Are Polarized Sunglasses Better For Your Eyes?

Polarized sunglasses have been the most sought after for years with boaters and people fond of fishing as these lenses significantly curtail reflected glare from the water. Presently, people who spend considerable time outdoors have realized the advantages of Polarized lenses.

Apart from boaters, outdoor aficionados such as skiers, bikers, golfers, and joggers strive for the elimination of glare for maximum safety and performance. This is a comparatively newer group of polarized sunglasses' enthusiasts.

Polarized sunglasses are effective for driving too, as they decrease glare-causing reflections from flat and polished surfaces, such as the car's hood or the road's surface.

Several light-sensitive people, including post-cataract surgery patients and people frequently exposed to bright light through windows, may prefer polarized sunglasses indoors too.

How Do Polarized Lenses Work?

Light normally disperses in all directions. However, when it's reflected from flat surfaces, it inclines toward being polarized. In other words, it travels in a more uniform and mostly horizontal direction. This forms an irritating and sometimes harmful intensity of reflected light, which results in glare and thereby lowers visibility.


Polarized sunglasses enhance comfort and vision. Still, you will experience a few instances when these lenses may not be recommended. One such instance is downhill skiing, where you don't wish to block light reflecting off the ice because this warns skiers about dangers they are moving towards.

Moreover, polarized lenses may lessen the vision of images created by liquid crystal displays (LCDs) or light-emitting diode displays (LEDs) found on the cars' dashboards or in various places such as the digital screens on automatic teller machines and fuel pumps.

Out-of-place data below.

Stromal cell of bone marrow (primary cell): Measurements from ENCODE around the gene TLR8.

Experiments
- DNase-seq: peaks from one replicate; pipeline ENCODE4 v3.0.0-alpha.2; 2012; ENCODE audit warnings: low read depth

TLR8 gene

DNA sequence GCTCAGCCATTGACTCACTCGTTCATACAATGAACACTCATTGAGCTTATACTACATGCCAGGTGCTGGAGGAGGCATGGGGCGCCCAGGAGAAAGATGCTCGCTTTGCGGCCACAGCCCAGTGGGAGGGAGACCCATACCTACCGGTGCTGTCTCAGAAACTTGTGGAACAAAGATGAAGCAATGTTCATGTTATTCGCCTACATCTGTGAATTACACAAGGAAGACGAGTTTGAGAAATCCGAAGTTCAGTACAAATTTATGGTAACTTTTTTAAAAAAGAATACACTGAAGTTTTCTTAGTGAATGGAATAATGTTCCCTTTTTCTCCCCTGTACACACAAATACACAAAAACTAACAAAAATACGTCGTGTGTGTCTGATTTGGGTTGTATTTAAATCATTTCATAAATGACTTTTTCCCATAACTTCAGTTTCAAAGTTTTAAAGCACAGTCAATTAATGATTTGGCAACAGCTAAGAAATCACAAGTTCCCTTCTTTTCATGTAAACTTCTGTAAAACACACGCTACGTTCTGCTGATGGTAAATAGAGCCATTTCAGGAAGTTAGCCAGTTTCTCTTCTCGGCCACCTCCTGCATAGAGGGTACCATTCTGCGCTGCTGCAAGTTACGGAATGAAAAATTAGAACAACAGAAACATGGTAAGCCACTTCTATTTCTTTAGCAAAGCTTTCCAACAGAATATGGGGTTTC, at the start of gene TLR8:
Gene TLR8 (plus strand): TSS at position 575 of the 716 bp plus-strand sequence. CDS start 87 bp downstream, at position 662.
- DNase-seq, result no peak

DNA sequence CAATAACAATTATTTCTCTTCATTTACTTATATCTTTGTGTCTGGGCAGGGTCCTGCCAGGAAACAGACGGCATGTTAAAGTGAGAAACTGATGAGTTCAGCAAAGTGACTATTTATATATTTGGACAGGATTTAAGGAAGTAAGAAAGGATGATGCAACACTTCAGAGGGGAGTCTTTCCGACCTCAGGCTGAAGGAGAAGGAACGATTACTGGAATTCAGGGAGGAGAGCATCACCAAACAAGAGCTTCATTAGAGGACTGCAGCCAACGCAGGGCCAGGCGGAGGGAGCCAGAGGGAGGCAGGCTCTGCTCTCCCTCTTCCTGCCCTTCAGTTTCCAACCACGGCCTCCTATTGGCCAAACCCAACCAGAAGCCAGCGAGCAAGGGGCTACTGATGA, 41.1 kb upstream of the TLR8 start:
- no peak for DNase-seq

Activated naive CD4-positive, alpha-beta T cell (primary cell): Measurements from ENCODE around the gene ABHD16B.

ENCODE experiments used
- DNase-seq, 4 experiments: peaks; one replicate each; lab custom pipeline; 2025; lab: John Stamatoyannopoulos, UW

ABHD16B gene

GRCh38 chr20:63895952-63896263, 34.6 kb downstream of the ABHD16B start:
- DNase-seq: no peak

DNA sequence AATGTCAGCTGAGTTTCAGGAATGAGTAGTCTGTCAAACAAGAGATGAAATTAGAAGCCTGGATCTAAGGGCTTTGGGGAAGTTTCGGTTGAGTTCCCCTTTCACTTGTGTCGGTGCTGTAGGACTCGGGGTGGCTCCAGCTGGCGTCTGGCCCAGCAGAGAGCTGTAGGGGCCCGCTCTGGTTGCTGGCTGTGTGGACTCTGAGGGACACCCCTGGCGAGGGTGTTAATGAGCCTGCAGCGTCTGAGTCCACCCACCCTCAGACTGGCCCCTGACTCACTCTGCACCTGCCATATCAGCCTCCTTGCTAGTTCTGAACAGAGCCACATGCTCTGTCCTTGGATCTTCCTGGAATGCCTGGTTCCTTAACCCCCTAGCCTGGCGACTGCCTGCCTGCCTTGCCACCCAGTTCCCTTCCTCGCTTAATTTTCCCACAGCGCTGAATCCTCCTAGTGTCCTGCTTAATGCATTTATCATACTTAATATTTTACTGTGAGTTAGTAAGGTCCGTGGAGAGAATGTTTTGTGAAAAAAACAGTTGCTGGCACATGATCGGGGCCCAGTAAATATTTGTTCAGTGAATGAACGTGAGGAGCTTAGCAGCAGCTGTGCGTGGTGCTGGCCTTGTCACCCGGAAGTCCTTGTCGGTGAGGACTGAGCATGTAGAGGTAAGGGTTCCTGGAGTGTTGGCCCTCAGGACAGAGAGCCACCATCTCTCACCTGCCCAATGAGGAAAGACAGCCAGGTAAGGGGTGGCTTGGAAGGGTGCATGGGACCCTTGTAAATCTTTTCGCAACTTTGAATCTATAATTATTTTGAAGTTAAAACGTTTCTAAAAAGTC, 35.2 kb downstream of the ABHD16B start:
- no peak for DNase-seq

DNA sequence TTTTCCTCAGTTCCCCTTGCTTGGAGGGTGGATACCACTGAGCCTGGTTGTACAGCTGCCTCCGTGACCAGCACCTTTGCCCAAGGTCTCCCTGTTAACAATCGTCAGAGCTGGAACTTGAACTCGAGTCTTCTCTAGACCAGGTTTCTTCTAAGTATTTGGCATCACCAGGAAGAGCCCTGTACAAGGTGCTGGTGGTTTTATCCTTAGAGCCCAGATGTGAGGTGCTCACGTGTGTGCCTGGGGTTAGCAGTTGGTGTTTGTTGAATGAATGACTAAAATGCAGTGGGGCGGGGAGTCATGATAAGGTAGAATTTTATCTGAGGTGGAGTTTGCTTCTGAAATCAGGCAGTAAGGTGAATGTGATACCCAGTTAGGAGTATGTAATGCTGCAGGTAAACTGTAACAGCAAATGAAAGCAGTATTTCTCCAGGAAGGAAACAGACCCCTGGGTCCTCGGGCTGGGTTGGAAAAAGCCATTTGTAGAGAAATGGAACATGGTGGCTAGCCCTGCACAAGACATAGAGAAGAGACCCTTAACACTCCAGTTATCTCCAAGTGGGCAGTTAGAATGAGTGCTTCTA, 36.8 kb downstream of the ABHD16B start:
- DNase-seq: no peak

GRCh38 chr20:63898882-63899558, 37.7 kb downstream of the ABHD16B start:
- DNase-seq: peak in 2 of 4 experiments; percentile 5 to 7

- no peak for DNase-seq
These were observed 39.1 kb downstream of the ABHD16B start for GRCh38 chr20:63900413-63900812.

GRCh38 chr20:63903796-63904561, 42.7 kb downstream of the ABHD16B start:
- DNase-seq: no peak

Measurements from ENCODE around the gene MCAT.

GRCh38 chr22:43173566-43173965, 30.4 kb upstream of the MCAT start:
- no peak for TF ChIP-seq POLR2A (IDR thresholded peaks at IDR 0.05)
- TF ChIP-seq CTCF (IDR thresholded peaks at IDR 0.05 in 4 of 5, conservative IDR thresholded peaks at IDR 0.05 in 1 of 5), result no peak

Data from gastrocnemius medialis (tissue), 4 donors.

With polarized lenses, you also may be incapable to see your smartphone or GPS device.

People who are especially required to wear polarized sunglasses, such as boaters and pilots, also have noted the same difficulties when viewing LCD displays on instrument panels. It can be a significant problem in the circumstance of making split-second decisions rigidly as per the information displayed on the panel. Only a handful of manufacturers of this equipment have improved their products to solve the issue.

While polarized lenses are great for protecting your eyes from bright light and reducing glare, there are some drawbacks.

Further, they can also respond negatively to particular shades on windshields. This implies they aren’t always the fairest alternative for driving. Be critical of claims about the advantages of wearing polarized at night. Polarized lenses are sometimes acceptable for driving during the day, but using them at night can be hazardous.

The darkened lens makes it tougher to see in low-light conditions. This can be terrible if you already have discomfort seeing at night.

In case of uncertainty regarding polarized lenses, consult an eye specialist about the kind of sunglasses that are perfect for you and your eyes.

Recognizing Polarized Lenses

It’s somewhat simple to verify if your sunglasses are polarized. Look at a reflective surface with as well as without the lenses. Polarized lenses function by decreasing glare from radiant light off reflective surfaces and increasing a little contrast. So they must make it clearer to see things properly in bright light.

The second way to test polarized sunglasses is by looking at an LCD screen. Polarization can many times make it tougher to see screens than through normal lenses. Through polarized lenses, LCD screens look very dark.

Whether you spend your time waterskiing, boating, mountain biking, skating, driving, or jogging, polarized sunglasses may be the true alternative to enable you to enjoy your life outdoors.

Read Related Blog: 5 Tips For Healthy Vision

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